Taliban Rejects Cease-Fire Offer By Ghani; Wants All Terrorists Freed ASAP

Taliban has flatly rejected the ceasefire offer in the holy Islamic month of Ramadan amidst the COVID-19 pandemic while the US-Taliban prisoner swap deal continues to haunt both the Ghani and as well as the Modi government. 

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On the eve of the auspicious Islamic month of fasting and prayer – Ramadan, the Afghan President Ashraf Ghani appealed to the Taliban for a ceasefire during this period, while also making a reference to the spread of the coronavirus pandemic in the country.

The Taliban is asking for the release of all 5,000 prisoners by the Afghan government based on the US-Taliban peace deal. Ghani government, however, has agreed to the swap of prisoners in a phased manner.

However, the appeal was met with an open rejection as Suhail Shaheen, a Taliban spokesman took to twitter and replied –  “in a time that the lives of thousands of prisoners are being put into danger due to the coronavirus and hurdle are created in the way of the peace process and complete implementation of the Agreement, despite that, asking for a ceasefire is not rational and convincing.”

Pointing at the ceasefire offer by the Kabul government, the spokesperson did not fail to mention the recent US-Taliban agreement, which many analysts see as the first setback to India and victory for Islamabad.

The peace agreement that got signed earlier this year in Doha by US special envoy Zalmay Khalilzad and Taliban political chief Mullah Abdul Ghani Baradar with US Secretary of State Mike Pompeo as a witness, primarily lays foundations for US and NATO allies to withdraw all troops including “non-diplomatic civilian personnel, private security contractors, trainers, advisors, and supporting services personnel, ” within 14 months if the militants uphold the deal, in an attempt to bring peace to Afghanistan after more than 18 years of conflict.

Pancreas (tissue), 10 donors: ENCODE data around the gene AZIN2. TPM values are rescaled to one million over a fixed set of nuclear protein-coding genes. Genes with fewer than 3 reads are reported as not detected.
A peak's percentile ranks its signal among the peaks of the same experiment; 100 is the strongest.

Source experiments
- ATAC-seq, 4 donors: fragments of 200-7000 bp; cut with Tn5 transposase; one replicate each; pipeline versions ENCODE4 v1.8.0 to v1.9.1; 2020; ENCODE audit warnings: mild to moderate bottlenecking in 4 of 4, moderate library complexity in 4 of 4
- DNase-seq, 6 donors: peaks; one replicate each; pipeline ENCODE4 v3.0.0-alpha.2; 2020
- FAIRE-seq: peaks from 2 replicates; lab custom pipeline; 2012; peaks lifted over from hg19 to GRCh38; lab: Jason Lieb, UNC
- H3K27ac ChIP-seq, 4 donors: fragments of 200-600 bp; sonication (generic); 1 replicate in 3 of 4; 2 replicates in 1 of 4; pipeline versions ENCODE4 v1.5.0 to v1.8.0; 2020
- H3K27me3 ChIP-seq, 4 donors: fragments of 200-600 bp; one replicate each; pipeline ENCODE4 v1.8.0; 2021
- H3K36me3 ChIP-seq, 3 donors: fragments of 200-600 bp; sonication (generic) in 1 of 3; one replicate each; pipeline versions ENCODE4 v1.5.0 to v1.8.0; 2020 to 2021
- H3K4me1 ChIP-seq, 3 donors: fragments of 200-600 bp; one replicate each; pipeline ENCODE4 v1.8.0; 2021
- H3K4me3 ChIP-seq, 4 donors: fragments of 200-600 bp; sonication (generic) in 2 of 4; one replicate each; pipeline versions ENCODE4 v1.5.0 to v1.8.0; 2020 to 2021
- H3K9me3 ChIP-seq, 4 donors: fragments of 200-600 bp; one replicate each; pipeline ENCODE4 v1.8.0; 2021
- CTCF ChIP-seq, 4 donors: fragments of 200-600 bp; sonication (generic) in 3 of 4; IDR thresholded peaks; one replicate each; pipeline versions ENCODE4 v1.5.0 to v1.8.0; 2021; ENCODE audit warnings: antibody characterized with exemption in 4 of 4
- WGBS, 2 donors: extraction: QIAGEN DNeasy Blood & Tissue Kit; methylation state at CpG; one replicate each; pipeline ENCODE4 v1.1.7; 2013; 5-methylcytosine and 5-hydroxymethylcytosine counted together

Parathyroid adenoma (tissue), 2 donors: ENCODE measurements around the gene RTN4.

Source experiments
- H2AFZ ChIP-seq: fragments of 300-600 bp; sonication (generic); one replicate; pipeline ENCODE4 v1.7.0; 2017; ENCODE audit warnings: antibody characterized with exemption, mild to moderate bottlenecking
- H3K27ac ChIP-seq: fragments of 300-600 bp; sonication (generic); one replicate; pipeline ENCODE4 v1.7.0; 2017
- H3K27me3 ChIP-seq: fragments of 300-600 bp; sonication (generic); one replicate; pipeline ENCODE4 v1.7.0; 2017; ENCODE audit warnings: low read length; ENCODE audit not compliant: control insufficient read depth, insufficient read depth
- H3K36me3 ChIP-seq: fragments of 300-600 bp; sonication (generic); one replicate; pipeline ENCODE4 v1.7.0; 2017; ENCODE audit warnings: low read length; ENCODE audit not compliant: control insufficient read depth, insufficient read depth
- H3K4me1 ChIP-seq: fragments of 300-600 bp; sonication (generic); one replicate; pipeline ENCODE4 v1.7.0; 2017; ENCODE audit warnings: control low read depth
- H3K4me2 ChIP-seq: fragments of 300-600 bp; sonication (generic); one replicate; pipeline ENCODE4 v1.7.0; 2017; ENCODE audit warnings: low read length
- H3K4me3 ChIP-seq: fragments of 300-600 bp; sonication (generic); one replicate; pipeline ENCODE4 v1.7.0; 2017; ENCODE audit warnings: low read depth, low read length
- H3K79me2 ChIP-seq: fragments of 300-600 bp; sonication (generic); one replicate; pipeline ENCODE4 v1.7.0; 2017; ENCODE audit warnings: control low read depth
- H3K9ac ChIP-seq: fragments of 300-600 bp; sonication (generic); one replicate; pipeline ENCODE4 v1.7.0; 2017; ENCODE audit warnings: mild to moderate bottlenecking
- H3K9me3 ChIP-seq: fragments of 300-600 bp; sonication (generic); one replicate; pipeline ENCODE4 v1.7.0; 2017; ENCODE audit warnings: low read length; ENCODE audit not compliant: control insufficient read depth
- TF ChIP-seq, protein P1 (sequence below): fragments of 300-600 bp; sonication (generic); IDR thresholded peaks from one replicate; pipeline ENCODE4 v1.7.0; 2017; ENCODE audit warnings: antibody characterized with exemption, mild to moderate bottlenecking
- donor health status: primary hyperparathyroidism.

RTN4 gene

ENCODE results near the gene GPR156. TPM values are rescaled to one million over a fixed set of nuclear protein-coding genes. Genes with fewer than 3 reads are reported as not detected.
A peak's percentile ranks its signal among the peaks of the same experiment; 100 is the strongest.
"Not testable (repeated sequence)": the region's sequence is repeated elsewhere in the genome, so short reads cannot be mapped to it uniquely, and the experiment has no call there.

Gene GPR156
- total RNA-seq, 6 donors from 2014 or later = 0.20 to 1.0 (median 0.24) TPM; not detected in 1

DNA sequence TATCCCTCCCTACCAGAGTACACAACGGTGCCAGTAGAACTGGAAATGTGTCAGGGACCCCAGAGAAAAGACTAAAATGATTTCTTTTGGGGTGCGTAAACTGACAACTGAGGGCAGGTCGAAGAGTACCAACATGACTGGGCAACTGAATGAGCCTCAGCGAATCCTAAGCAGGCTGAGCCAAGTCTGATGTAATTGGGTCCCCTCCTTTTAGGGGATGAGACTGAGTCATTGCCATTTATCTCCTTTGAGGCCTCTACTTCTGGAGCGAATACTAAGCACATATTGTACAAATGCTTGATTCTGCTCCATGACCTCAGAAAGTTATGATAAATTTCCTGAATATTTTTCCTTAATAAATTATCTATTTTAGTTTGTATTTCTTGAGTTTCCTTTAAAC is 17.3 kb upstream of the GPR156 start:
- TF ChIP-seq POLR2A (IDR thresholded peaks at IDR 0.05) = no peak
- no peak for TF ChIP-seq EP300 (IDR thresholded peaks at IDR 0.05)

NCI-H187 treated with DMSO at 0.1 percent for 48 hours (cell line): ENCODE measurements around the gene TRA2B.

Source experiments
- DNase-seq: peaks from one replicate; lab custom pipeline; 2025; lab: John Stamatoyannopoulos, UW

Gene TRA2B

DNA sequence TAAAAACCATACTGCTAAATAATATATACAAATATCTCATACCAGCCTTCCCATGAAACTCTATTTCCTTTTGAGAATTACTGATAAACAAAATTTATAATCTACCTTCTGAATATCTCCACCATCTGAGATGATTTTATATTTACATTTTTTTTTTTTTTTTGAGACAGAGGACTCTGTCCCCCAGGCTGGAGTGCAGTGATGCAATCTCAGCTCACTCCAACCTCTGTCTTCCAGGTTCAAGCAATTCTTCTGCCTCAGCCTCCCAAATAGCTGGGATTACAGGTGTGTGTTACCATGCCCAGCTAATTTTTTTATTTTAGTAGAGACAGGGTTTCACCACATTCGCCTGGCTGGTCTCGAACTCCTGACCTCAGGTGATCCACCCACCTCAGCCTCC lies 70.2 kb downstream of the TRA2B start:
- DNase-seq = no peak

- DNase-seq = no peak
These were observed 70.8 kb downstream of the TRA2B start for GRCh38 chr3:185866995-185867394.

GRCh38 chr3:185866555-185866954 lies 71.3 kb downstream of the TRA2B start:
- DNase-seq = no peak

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The US invaded Afghanistan weeks after the September 2001 attacks in New York by the Afghanistan-based al-Qaeda group, since then, 2,400 US troops have been killed and about 12,000 are still stationed in the country.

Upon a closer look at the decision of this agreement, many analysts have called it a hasty political effort by the US President, in the wake of the upcoming presidential elections, scheduled for November this year.

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On one hand, the decision has strategically hampered Indian presence in the region. The Ghani government that India recognises and supports, stands a tough chance against the Taliban without the support of US troops and Ne Delhi not willing to commit.

On the other hand, the Taliban is unrelenting backed, supported and financed by Pakistan who wants to see India out of their backyard at all cost. Besides sharing cultural and linguistic similarities, Pakistan is also known for being home to the largest number of Afghan immigrants and unofficial headquarters of the Taliban.